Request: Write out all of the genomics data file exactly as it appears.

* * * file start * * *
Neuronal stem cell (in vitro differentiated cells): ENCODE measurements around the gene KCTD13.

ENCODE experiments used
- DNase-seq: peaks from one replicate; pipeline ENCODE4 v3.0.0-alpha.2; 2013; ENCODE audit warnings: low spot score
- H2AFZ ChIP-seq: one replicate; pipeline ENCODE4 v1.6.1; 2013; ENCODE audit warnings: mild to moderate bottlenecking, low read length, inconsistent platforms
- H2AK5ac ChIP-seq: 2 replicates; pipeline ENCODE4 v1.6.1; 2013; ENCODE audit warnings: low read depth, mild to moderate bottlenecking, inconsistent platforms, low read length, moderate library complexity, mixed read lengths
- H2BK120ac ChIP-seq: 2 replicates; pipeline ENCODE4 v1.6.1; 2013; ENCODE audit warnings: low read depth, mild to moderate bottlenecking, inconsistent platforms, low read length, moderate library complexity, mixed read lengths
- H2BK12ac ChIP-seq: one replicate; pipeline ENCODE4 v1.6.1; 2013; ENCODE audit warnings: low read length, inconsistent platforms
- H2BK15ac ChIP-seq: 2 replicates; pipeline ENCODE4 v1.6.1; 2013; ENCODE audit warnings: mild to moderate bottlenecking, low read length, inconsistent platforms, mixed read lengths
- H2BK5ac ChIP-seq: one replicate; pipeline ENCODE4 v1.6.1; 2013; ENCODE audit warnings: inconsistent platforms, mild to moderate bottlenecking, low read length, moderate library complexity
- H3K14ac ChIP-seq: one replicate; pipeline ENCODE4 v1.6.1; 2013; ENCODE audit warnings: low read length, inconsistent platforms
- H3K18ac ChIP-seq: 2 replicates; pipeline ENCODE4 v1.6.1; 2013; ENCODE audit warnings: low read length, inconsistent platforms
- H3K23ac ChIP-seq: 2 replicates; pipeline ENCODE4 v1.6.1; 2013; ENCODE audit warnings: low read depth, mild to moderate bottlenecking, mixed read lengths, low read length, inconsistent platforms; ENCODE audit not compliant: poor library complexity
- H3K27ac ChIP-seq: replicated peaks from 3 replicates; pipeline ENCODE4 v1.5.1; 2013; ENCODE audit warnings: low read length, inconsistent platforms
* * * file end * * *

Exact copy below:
Neuronal stem cell (in vitro differentiated cells): ENCODE measurements around the gene KCTD13.

ENCODE experiments used
- DNase-seq: peaks from one replicate; pipeline ENCODE4 v3.0.0-alpha.2; 2013; ENCODE audit warnings: low spot score
- H2AFZ ChIP-seq: one replicate; pipeline ENCODE4 v1.6.1; 2013; ENCODE audit warnings: mild to moderate bottlenecking, low read length, inconsistent platforms
- H2AK5ac ChIP-seq: 2 replicates; pipeline ENCODE4 v1.6.1; 2013; ENCODE audit warnings: low read depth, mild to moderate bottlenecking, inconsistent platforms, low read length, moderate library complexity, mixed read lengths
- H2BK120ac ChIP-seq: 2 replicates; pipeline ENCODE4 v1.6.1; 2013; ENCODE audit warnings: low read depth, mild to moderate bottlenecking, inconsistent platforms, low read length, moderate library complexity, mixed read lengths
- H2BK12ac ChIP-seq: one replicate; pipeline ENCODE4 v1.6.1; 2013; ENCODE audit warnings: low read length, inconsistent platforms
- H2BK15ac ChIP-seq: 2 replicates; pipeline ENCODE4 v1.6.1; 2013; ENCODE audit warnings: mild to moderate bottlenecking, low read length, inconsistent platforms, mixed read lengths
- H2BK5ac ChIP-seq: one replicate; pipeline ENCODE4 v1.6.1; 2013; ENCODE audit warnings: inconsistent platforms, mild to moderate bottlenecking, low read length, moderate library complexity
- H3K14ac ChIP-seq: one replicate; pipeline ENCODE4 v1.6.1; 2013; ENCODE audit warnings: low read length, inconsistent platforms
- H3K18ac ChIP-seq: 2 replicates; pipeline ENCODE4 v1.6.1; 2013; ENCODE audit warnings: low read length, inconsistent platforms
- H3K23ac ChIP-seq: 2 replicates; pipeline ENCODE4 v1.6.1; 2013; ENCODE audit warnings: low read depth, mild to moderate bottlenecking, mixed read lengths, low read length, inconsistent platforms; ENCODE audit not compliant: poor library complexity
- H3K27ac ChIP-seq: replicated peaks from 3 replicates; pipeline ENCODE4 v1.5.1; 2013; ENCODE audit warnings: low read length, inconsistent platforms